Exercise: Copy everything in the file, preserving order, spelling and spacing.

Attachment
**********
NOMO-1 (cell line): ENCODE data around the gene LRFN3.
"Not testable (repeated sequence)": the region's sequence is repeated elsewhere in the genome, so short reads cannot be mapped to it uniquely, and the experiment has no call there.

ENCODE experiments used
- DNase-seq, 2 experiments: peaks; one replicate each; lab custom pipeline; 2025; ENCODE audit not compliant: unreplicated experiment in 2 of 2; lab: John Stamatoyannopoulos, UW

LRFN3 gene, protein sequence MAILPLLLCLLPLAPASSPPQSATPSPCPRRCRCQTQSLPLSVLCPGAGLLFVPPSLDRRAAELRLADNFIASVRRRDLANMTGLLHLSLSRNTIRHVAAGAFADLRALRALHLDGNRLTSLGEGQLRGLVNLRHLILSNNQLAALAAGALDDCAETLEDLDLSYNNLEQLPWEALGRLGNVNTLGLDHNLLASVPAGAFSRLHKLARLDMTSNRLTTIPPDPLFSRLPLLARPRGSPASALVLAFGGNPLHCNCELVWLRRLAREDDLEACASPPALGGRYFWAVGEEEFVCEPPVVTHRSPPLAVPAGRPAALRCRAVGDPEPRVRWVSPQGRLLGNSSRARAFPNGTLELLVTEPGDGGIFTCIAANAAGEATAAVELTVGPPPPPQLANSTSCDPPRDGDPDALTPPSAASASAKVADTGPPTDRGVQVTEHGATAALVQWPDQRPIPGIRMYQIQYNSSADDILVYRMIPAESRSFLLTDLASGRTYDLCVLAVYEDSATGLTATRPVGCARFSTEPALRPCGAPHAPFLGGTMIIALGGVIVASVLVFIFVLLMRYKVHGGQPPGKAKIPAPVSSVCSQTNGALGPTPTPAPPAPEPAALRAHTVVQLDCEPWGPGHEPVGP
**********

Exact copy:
NOMO-1 (cell line): ENCODE data around the gene LRFN3.
"Not testable (repeated sequence)": the region's sequence is repeated elsewhere in the genome, so short reads cannot be mapped to it uniquely, and the experiment has no call there.

ENCODE experiments used
- DNase-seq, 2 experiments: peaks; one replicate each; lab custom pipeline; 2025; ENCODE audit not compliant: unreplicated experiment in 2 of 2; lab: John Stamatoyannopoulos, UW

LRFN3 gene, protein sequence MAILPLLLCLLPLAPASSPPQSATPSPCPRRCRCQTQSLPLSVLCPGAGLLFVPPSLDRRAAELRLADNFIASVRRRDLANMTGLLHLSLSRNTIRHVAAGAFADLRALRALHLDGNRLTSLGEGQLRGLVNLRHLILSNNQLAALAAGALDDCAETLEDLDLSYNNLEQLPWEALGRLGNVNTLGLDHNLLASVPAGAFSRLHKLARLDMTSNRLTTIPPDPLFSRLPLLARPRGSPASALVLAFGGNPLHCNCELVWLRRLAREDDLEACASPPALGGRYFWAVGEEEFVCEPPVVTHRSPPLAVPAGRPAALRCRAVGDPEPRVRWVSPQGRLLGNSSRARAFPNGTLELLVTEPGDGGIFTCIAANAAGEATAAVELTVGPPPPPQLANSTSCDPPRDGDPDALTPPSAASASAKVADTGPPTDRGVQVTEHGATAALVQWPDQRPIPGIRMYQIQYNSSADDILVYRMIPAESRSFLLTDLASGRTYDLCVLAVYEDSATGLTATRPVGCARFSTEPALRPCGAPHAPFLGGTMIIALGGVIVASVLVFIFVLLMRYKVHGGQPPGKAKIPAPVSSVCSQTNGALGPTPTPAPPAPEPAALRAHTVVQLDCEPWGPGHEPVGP